Clear your vents

Heavy snowfall in many areas of the country may be welcome for Christmas, but it also brings some bad news in the form of accidents, delays and heart attacks from heavy shoveling. The white stuff also poses a hidden threat to homeowners, since it can block exhaust vents for gas appliances. With any heavy accumulation of snow, it is very important to check any gas appliance that vents outside, such as a furnace, water heater or clothes dryer. Make sure that the vent is completely cleared of snow and other debris. Blocked vents can force carbon monoxide back into the home and lead to carbon monoxide poisoning.

Prevent damage to your family’s health
Experts at the Technical Standards and Safety Authority (TSSA) report that 82 percent of the carbon monoxide incidents reported in the past five years could have easily been prevented. The solution is in the proper inspection, use and maintenance of fuel burning appliances.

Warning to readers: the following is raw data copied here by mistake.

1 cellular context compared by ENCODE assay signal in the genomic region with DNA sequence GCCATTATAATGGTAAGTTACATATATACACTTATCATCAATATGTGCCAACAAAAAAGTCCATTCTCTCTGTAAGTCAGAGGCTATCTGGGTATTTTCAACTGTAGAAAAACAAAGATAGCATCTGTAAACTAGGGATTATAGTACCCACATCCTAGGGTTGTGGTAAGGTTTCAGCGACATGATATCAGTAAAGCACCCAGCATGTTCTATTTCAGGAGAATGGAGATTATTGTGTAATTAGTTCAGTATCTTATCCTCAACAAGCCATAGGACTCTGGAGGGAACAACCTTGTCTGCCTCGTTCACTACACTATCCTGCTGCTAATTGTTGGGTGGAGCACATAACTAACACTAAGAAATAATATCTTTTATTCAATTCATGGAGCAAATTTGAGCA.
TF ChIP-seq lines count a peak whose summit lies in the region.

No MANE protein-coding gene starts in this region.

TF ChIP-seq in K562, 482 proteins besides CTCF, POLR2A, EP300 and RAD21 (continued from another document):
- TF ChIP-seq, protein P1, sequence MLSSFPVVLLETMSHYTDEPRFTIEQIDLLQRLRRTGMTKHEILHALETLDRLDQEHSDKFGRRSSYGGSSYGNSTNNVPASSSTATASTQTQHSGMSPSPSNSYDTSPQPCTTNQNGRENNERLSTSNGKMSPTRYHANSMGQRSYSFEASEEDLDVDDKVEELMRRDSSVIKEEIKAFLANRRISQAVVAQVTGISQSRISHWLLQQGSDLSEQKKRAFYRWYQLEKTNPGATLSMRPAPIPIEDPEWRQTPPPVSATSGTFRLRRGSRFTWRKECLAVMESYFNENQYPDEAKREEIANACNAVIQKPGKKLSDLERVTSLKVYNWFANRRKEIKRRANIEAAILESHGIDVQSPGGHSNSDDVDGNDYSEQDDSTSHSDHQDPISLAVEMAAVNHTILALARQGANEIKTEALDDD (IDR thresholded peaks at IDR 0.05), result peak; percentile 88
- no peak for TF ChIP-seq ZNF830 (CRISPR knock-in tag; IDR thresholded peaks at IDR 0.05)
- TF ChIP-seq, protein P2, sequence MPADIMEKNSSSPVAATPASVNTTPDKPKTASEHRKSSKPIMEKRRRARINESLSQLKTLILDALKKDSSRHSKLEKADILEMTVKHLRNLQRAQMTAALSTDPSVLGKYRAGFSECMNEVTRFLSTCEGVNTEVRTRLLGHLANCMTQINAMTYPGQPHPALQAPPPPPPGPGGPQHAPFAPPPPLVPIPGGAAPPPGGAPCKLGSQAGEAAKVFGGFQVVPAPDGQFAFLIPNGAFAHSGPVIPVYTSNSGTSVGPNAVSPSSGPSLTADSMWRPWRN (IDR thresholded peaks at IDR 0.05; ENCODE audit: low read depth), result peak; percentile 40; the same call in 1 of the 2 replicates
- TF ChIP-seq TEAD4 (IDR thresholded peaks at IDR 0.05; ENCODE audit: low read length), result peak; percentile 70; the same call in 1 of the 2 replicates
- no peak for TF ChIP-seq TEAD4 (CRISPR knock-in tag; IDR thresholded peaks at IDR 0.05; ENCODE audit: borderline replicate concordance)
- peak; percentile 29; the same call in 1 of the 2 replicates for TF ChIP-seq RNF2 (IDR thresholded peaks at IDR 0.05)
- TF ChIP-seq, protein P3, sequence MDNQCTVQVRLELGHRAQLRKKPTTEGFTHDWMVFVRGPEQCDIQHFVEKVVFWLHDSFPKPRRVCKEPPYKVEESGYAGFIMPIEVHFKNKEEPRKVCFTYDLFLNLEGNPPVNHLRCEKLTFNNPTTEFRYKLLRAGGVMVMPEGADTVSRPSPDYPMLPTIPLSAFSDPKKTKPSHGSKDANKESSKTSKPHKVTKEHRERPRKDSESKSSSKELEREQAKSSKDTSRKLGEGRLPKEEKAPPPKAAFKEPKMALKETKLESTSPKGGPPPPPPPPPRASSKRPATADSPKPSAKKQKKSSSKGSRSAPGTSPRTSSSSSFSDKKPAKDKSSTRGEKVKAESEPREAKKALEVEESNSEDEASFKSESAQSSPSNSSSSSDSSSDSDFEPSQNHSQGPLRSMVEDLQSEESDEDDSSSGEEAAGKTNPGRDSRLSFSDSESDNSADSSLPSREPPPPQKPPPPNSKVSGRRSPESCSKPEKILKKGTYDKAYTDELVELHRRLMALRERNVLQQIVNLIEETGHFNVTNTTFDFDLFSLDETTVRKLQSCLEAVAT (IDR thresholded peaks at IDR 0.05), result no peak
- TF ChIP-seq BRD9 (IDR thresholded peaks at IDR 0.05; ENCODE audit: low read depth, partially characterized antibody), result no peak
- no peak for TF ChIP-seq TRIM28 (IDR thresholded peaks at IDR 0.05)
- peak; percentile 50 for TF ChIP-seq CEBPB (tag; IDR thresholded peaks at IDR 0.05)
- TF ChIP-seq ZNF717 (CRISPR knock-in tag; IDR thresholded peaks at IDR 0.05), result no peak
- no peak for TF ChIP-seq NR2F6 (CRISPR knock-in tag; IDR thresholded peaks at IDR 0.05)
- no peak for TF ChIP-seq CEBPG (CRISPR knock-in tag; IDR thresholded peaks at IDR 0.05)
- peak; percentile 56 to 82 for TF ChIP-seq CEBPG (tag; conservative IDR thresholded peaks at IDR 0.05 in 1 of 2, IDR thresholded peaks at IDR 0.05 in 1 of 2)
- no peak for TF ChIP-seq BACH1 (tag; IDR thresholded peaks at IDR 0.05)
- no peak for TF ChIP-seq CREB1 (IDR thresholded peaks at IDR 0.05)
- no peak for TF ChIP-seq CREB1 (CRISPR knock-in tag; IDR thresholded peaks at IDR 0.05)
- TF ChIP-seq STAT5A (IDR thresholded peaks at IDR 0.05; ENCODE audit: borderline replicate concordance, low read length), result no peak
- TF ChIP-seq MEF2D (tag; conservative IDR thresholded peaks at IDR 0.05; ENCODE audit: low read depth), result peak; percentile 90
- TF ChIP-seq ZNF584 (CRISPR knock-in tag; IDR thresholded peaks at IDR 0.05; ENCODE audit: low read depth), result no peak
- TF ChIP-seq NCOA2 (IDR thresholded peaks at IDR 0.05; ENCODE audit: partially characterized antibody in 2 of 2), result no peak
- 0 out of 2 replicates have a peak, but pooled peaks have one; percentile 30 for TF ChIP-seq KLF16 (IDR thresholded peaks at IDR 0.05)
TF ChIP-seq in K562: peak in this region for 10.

“We think people are underestimating how easily carbon monoxide threatens the safety of their families,” says Michael Philip, Vice President of TSSA’s Fuels Safety Division. “It is not just high levels that are dangerous. Even low leveexposure over time can damage your health. Your best defence against preventing carbon monoxide poisoning is to have your heating systems cleaned and inspected annually by a certified technician”.

Don’t rely solely on alarms
Carbon monoxide alarms simply aren’t enough protection, according to Mr. Philip. People shouldn’t rely solely on alarms to protect them.

“While we certainly want people to install carbon monoxide alarms, they are only the second line of defence — like a smoke alarm,” said Mr. Philip. “You shouldn’t treat the threat of carbon monoxide any differently than the threat of fire in the home, and most people do their best to prevent fires even if they have a smoke alarm.”

Here’s what you can do to be safe from carbon monoxide this winter:

  • Ensure outside vents and gas connections are clear of debris.
  • Check that all vent screens and hoods are in good repair.
  • Pay attention to how your heating equipment is working. Have any problems promptly  investigated by a certified heating technician.
  • Never leave a car running in an attached garage or underground parking facility — even if the garage door is open.
  • Use caution if you have a remote car starter — people have been known to accidentally start their car in a closed garage.